But as the race will improve its sustainable practices, so will I. That silicone cup will be in my pocket at my next trail race, which is also cupless. And I’m working Zero Waste at it, too. Must set a good example so I can scowl disapprovingly at those who don’t.
What’s one way to clean up Ann Arbor? Hold a marathon!
For this year’s Ann Arbor Marathon, the Zero Waste effort not only left the start/finish area cleaner than we found it, we did the same with the course! From a Saturday plog to a true team effort on Sunday, we “greened up” our fair city, taking trash off the streets and parks, and recycling and composting race waste– a total of over 900 pounds! Read on to see the photos and learn how we did it.
Spring bike races are almost guaranteed to generate a lot of dirty cyclists, and such was the case last Saturday. But the Zero Waste team kept the grounds clean and finished the day without enough trash to fill a swag bag. Read on to find out how we did it!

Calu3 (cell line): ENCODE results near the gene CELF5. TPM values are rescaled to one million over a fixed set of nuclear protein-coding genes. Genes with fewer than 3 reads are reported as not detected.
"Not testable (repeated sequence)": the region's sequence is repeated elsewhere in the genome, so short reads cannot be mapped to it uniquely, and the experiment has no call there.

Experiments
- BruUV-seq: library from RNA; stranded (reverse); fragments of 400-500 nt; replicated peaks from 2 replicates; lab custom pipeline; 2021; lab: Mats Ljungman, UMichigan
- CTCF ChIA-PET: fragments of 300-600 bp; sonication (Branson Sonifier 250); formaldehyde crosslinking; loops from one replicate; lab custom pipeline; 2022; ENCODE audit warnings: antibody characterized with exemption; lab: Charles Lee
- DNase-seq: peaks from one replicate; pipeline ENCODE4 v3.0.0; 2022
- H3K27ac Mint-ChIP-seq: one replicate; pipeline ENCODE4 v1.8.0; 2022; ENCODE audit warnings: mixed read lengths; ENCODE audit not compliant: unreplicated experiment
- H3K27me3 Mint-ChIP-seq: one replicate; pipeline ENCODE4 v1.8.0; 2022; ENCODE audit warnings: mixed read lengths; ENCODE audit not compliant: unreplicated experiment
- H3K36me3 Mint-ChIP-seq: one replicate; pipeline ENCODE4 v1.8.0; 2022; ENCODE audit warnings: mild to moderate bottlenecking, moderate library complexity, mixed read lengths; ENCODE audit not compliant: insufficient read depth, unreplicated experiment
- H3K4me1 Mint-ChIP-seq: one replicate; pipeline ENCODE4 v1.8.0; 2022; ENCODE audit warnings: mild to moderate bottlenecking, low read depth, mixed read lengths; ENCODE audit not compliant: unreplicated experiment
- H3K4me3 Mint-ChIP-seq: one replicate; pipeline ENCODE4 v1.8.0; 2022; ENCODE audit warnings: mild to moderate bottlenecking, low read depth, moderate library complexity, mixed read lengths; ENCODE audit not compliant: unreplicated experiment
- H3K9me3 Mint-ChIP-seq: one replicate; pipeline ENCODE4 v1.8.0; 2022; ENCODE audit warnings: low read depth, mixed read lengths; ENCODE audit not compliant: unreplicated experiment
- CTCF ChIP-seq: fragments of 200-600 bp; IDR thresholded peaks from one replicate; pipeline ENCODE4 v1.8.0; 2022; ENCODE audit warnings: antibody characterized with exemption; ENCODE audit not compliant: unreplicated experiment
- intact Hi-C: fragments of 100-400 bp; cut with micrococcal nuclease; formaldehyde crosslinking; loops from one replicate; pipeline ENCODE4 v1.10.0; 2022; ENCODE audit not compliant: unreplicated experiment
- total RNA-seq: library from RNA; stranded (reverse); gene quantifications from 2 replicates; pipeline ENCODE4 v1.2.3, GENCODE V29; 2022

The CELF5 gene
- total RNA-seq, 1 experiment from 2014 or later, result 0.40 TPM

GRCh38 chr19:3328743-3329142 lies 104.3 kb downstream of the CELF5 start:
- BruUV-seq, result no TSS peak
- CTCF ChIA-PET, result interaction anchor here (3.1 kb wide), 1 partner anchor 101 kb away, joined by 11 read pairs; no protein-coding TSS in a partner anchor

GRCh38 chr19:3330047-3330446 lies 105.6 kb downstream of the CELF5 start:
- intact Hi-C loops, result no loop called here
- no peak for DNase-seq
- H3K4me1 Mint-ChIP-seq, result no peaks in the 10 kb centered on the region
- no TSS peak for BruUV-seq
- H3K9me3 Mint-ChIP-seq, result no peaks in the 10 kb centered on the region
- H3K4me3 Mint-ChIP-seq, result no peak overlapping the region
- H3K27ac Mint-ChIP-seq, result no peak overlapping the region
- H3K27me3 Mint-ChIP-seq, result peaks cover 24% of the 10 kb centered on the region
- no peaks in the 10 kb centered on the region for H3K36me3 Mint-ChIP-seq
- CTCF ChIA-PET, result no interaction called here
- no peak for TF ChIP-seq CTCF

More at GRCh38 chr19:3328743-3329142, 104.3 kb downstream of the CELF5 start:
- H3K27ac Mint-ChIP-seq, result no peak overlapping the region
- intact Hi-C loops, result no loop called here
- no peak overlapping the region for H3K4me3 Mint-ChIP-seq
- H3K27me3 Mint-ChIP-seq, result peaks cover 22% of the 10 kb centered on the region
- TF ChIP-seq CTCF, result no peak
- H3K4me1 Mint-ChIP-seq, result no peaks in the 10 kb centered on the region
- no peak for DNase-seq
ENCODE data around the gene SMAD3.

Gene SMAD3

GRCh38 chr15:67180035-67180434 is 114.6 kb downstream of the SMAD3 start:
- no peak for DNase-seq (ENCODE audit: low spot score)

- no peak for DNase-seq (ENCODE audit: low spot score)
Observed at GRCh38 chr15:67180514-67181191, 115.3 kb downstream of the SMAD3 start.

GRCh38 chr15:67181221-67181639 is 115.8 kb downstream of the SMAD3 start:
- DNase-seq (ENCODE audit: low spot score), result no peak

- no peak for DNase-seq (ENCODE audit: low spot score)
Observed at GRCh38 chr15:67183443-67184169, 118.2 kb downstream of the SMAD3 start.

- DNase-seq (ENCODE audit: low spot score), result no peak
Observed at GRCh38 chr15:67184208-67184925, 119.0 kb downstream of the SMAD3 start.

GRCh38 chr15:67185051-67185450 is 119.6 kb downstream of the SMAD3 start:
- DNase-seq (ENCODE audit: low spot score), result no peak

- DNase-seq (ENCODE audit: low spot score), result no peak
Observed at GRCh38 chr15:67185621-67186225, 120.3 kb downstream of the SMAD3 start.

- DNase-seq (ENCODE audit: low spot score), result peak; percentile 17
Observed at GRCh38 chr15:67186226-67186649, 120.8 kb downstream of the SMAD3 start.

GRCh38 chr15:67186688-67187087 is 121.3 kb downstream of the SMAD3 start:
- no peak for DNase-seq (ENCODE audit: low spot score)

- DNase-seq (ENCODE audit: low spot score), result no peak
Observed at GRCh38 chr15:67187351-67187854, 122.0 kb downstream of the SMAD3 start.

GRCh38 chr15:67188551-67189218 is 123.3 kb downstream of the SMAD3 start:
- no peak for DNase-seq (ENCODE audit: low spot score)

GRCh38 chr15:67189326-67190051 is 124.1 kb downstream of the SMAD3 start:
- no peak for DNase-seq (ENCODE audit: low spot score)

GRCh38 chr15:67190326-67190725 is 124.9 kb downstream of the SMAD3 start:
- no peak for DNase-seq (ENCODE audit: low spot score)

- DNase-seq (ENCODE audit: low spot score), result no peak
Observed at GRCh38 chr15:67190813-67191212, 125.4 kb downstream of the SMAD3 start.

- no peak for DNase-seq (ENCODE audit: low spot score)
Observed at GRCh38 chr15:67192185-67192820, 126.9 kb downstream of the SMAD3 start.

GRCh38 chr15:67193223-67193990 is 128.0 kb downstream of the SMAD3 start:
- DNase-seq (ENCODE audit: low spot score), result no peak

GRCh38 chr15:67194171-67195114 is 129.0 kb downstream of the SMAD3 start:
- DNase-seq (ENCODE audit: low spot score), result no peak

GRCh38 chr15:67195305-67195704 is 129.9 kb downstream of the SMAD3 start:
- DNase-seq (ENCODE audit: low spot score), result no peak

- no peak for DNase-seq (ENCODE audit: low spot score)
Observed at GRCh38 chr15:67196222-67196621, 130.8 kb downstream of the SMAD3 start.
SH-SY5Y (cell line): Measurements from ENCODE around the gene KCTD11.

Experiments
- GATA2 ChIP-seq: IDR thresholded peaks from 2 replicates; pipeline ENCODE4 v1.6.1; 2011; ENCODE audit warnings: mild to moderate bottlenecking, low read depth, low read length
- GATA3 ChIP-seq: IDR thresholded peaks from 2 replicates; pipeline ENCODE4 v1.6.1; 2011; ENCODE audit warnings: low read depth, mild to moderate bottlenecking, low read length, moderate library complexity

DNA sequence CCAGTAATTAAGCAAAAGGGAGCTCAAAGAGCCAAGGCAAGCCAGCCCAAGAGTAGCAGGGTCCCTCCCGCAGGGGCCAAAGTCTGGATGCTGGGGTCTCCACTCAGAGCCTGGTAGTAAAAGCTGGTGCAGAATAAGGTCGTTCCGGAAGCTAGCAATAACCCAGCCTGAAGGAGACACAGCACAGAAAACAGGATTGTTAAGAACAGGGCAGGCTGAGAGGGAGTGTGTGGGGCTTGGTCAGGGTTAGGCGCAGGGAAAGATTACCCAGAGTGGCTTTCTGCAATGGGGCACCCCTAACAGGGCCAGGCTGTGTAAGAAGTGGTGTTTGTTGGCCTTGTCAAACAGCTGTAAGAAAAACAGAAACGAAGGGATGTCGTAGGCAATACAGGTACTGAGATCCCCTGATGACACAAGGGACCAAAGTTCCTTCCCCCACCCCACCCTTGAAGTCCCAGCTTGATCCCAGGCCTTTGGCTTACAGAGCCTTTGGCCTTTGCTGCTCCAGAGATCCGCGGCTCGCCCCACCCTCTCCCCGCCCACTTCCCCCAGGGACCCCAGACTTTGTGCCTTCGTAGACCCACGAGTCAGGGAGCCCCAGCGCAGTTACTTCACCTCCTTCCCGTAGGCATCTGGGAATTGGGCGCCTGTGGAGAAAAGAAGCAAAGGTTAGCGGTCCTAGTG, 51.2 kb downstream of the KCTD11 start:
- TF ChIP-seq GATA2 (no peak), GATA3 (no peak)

It was a cold, wet morning in Ann Arbor, but over a thousand brave souls turned up to run a 5K (and drink beer), and some equally brave kids ran a 1K (and ate ice cream). The Zero Waste team had to do its best to stay reasonably dry and warm while making sure the boxes, bottles, cups, and food waste ended up where they belonged.
Did we keep the race “green” in keeping with St. Paddy’s Day tradition? Sure’n we did! Read on for details, ladies and laddies!
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Sustainability Report: Shamrocks & Shenanigans 2019
Date: March 10, 2019
Event company: RF Events, Ann Arbor MI
Location: Downtown Ann Arbor, MI
# Attendees: 1,200 runners, with about 100 spectators and staff
Zero Waste Team members: 5
Landfill waste consisted mostly of the ice cream cup tops (waxed paper), some plastic material too contaminated to recycle, and tape. Special recyclables (for TerraCycle) included disposable gloves, discarded race bibs, hand warmers, and costumes.